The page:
richard miksell
4 years ago
Reply to  steven jacobs

And the Epa monstrosity

Hen3ry H
4 years ago

If we trim the EPA back to what they are really supposed to be doing
The bureaucrats responsoble for the intrusive overreach
Will becaome like lost souls in a vast desert
Searching for the meaning of life.

Hen3ry H
4 years ago
Reply to  steven jacobs

There many school district out there
Who are responive to their respective communities
And do a fine job without the interference from faraway bureaucrats

Hen3ry H
4 years ago

Cool
Get the Feds out of our lives. The Beltway Bubble Crowd have a bit too much power.
Eliminate wasteful, intrusive, redundant programs.
Maybe let the economy grow, maybe save enough $ to pay for infrastructure and maybe create more tax revenue in the process to pay down the debt.
Or is this making too much sense for the Lobby Gang.

Gunfighterusmc
4 years ago
Reply to  Hen3ry H

We need leadership in our government sector that understands the free enterprise business model. We have elected over the last 30-40 years professional politicians that believe government creates wealth. Government does not create wealth. Government only takes wealth and redistributes it. We have become a welfare state and we need to elect people with a firm grasp of economic reality. Say what you will but Trump knows the business model and has a plan to make our economy work again for all of us!

johnboy
4 years ago
Reply to  Hen3ry H

and maybe i can dig a hole in my back yard..with out a permit?? wow .what a concept [freedom]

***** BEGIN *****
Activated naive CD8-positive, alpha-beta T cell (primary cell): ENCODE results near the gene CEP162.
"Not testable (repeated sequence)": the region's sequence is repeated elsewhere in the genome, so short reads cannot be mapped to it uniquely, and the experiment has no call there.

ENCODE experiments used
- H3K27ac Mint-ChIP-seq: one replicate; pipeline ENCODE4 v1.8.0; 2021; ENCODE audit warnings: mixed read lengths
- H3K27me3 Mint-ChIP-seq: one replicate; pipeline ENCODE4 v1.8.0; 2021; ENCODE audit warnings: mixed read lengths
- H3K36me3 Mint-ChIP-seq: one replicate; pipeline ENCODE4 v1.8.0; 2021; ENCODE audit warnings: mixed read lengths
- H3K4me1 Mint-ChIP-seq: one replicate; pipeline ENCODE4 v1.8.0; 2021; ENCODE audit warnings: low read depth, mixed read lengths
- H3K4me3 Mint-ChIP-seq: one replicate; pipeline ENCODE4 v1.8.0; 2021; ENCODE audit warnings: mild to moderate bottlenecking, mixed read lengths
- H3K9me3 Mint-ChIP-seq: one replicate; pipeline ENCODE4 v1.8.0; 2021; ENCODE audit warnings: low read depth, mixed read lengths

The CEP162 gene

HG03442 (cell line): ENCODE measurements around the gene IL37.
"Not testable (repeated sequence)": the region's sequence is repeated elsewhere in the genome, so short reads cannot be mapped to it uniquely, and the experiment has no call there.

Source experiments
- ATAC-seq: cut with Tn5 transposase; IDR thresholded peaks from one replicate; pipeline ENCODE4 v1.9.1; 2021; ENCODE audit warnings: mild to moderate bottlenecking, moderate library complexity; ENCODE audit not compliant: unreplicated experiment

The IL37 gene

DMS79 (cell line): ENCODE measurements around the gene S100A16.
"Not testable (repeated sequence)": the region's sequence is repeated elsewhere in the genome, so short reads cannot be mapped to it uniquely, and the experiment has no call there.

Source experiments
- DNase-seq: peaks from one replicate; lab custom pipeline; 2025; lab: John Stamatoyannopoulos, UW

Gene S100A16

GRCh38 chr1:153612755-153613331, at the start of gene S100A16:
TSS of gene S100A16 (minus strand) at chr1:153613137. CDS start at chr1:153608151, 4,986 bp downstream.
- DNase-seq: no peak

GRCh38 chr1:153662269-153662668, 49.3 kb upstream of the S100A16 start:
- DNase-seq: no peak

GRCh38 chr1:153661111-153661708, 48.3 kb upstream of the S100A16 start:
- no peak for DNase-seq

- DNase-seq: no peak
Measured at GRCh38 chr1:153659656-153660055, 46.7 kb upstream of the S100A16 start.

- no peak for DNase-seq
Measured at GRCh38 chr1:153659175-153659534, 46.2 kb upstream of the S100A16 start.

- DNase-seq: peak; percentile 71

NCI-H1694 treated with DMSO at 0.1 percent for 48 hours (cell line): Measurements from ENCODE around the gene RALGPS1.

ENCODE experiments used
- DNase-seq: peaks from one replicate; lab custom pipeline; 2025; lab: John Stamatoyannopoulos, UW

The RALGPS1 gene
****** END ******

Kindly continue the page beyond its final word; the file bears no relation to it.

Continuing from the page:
Gunfighterusmc
4 years ago
Reply to  Hen3ry H

Unless we can rid the GOP of the RINOs, conservatives like me are completely politically irrelevant. In my opinion, the Republican political establishment, for a multitude of irresponsible re-election reasons, has surrendered our principles, culture, our heritage and our traditions without a fight. Liberalism has established permanent economic entitlement slavery in our country with the assistance of these double agent RINOs.

Drjca1
4 years ago

While I totally agree with the idea of getting rid of most of the federal bureaucracy, it is a sad thing that so many businesses have to be regulated. If the people in charge would do what is safe and right for the nation, we would need zero regulations. Sadly, so many humans are simply greedy, self-serving jerks and their thought process is, “so I pollute your water supplies, so what?” Now I’m sure from my comment, the nutcakes will yell about how I’m a secret liberal and other such nonsense. I’m all for cutting down on everything the feds do and control, but we also must take into consideration the weaknesses of humans. wish we didn’t have to.

PaulE
4 years ago
Reply to  Drjca1

There is nothing wrong with regulations to ensure a minimum safe standard or to prevent the very small percentage of businesses that may choose to act in an unethical manner with respect to pollution. However, the vast majority of regulations put forth by Washington have less to do ensuring responsible business practices or limiting pollution than simply expanding the power and reach of the government itself. Government for the sake of government.